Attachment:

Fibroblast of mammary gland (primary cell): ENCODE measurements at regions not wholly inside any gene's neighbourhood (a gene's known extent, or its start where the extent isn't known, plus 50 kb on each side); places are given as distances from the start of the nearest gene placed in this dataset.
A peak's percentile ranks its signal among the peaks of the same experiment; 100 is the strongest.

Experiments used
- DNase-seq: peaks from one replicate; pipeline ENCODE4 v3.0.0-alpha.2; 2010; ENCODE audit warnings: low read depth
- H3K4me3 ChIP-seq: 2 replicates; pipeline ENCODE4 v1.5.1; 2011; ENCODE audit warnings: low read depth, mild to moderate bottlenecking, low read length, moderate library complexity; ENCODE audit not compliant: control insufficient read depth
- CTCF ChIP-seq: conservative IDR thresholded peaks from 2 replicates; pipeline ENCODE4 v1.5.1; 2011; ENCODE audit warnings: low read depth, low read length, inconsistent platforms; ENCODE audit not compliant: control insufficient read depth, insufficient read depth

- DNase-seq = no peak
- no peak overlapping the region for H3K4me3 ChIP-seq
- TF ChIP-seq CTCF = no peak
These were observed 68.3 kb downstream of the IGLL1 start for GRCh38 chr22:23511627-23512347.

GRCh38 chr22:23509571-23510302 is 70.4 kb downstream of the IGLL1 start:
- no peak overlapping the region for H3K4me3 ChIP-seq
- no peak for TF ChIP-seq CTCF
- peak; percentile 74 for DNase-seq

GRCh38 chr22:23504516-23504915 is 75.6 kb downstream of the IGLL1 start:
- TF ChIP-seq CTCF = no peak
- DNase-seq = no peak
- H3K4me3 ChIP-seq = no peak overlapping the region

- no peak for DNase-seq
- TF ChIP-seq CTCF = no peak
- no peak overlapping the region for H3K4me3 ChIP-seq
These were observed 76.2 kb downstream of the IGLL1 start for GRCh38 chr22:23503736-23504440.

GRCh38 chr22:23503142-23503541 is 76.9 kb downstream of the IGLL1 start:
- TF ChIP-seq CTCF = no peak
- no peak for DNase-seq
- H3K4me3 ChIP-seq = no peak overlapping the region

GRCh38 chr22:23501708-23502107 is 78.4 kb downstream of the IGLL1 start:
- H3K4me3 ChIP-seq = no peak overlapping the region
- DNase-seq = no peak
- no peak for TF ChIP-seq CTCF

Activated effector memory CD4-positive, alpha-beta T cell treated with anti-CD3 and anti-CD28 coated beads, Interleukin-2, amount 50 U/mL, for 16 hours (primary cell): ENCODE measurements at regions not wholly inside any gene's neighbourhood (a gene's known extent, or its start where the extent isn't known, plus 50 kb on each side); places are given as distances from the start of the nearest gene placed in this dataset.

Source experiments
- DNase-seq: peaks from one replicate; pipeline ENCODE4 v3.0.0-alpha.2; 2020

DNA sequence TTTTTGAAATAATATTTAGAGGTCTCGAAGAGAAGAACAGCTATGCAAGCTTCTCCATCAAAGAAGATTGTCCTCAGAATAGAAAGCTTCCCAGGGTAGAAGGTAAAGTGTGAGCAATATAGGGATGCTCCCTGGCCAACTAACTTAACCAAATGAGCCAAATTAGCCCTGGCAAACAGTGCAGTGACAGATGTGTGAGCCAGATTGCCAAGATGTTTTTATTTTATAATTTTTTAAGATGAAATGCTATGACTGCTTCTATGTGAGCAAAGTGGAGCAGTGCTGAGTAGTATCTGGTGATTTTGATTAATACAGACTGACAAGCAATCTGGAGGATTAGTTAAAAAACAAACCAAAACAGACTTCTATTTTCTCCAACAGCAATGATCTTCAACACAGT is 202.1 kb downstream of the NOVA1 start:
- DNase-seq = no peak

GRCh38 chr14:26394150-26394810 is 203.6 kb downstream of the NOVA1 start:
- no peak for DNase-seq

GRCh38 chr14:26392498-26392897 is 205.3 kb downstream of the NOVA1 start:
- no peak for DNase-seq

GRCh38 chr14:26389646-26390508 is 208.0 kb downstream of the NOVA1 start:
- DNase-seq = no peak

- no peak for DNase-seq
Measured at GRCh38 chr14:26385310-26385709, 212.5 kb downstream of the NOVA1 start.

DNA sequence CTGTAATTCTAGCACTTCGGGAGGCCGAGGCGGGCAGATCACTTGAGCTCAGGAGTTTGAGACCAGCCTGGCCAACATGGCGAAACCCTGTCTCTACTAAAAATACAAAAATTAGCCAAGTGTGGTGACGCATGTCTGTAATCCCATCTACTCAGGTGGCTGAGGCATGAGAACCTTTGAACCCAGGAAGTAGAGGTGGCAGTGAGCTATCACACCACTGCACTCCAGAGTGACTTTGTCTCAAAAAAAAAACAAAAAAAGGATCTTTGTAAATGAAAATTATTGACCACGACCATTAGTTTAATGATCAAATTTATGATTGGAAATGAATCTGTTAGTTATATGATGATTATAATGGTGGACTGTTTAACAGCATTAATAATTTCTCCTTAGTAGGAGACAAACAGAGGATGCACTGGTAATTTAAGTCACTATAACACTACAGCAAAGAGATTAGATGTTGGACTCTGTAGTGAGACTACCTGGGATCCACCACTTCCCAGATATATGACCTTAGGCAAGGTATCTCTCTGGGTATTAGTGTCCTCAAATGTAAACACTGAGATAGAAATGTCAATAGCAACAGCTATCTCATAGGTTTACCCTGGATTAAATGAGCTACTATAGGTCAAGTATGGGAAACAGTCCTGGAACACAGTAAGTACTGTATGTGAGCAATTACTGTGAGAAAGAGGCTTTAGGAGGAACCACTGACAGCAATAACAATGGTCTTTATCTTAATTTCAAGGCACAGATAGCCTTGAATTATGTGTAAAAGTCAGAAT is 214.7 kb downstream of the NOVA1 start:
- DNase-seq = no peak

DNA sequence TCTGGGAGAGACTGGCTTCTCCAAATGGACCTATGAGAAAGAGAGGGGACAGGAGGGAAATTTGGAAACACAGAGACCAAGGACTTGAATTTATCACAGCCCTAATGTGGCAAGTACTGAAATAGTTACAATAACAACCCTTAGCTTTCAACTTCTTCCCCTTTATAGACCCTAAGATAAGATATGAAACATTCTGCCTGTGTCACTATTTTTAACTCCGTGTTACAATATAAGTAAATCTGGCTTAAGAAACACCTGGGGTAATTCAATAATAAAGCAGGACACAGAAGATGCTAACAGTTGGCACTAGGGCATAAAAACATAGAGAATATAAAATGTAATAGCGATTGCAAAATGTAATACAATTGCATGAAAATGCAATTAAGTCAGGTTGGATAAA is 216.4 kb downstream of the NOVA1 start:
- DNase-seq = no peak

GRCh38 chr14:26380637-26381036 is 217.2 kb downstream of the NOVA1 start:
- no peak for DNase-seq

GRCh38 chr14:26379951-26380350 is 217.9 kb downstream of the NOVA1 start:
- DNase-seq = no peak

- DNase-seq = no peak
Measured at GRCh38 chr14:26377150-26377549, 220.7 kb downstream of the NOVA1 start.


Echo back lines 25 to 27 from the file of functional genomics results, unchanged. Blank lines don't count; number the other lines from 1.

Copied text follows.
- no peak for DNase-seq
- H3K4me3 ChIP-seq = no peak overlapping the region

GRCh38 chr22:23501708-23502107 is 78.4 kb downstream of the IGLL1 start: